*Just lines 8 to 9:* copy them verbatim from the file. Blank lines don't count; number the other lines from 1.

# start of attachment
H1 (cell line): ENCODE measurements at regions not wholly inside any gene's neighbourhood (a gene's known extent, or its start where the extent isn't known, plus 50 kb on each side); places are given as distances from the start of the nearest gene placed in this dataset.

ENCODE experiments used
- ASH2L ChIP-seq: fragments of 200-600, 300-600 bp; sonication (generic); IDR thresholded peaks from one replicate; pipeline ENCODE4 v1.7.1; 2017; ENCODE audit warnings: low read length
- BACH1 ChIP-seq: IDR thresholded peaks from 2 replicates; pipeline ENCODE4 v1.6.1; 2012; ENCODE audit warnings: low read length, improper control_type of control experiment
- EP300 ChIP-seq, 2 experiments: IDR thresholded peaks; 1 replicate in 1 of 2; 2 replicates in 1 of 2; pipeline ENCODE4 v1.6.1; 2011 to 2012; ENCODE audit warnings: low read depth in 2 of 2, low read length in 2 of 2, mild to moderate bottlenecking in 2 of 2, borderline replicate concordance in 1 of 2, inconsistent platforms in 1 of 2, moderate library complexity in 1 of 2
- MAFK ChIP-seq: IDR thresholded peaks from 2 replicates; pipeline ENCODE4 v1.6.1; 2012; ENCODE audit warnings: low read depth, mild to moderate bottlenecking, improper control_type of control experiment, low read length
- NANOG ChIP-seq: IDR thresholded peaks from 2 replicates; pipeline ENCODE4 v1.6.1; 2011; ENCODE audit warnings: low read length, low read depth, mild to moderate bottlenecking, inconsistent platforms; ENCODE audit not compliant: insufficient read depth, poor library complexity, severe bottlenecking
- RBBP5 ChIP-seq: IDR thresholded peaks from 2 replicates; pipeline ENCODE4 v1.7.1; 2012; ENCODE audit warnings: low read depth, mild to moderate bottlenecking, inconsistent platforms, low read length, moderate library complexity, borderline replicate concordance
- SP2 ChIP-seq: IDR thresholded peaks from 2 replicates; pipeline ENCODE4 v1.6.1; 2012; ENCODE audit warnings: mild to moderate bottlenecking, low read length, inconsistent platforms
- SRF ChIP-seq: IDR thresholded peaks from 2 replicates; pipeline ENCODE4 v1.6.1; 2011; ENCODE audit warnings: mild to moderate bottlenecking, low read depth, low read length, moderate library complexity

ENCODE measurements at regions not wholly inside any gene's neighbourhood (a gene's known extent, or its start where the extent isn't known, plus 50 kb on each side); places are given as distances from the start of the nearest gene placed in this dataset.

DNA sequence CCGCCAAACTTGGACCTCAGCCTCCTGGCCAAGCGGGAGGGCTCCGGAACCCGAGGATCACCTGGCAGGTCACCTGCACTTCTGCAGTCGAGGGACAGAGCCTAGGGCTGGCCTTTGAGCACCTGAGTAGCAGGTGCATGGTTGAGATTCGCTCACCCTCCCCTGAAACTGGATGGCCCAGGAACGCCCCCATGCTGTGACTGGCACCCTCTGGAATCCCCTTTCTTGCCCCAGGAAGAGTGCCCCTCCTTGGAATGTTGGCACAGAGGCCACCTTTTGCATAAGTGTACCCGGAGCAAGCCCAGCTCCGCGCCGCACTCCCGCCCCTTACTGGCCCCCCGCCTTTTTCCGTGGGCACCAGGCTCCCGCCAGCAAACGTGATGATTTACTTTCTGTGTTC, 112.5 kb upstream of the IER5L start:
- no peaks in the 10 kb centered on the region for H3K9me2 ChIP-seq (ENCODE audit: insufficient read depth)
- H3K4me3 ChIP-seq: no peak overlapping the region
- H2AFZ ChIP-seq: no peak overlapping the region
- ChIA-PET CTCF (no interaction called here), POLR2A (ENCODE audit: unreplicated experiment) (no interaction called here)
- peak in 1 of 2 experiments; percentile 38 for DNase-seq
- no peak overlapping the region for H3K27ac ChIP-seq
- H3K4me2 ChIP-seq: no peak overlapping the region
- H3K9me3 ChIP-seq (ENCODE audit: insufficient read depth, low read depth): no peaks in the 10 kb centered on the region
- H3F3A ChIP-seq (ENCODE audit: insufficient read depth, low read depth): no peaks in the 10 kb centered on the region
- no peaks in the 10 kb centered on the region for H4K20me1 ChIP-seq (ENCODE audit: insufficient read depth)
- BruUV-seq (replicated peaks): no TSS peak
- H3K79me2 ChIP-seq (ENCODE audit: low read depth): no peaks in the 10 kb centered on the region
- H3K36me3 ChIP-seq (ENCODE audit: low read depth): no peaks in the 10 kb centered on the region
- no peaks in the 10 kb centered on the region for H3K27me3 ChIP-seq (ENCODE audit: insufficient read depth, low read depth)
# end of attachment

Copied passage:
- RBBP5 ChIP-seq: IDR thresholded peaks from 2 replicates; pipeline ENCODE4 v1.7.1; 2012; ENCODE audit warnings: low read depth, mild to moderate bottlenecking, inconsistent platforms, low read length, moderate library complexity, borderline replicate concordance
- SP2 ChIP-seq: IDR thresholded peaks from 2 replicates; pipeline ENCODE4 v1.6.1; 2012; ENCODE audit warnings: mild to moderate bottlenecking, low read length, inconsistent platforms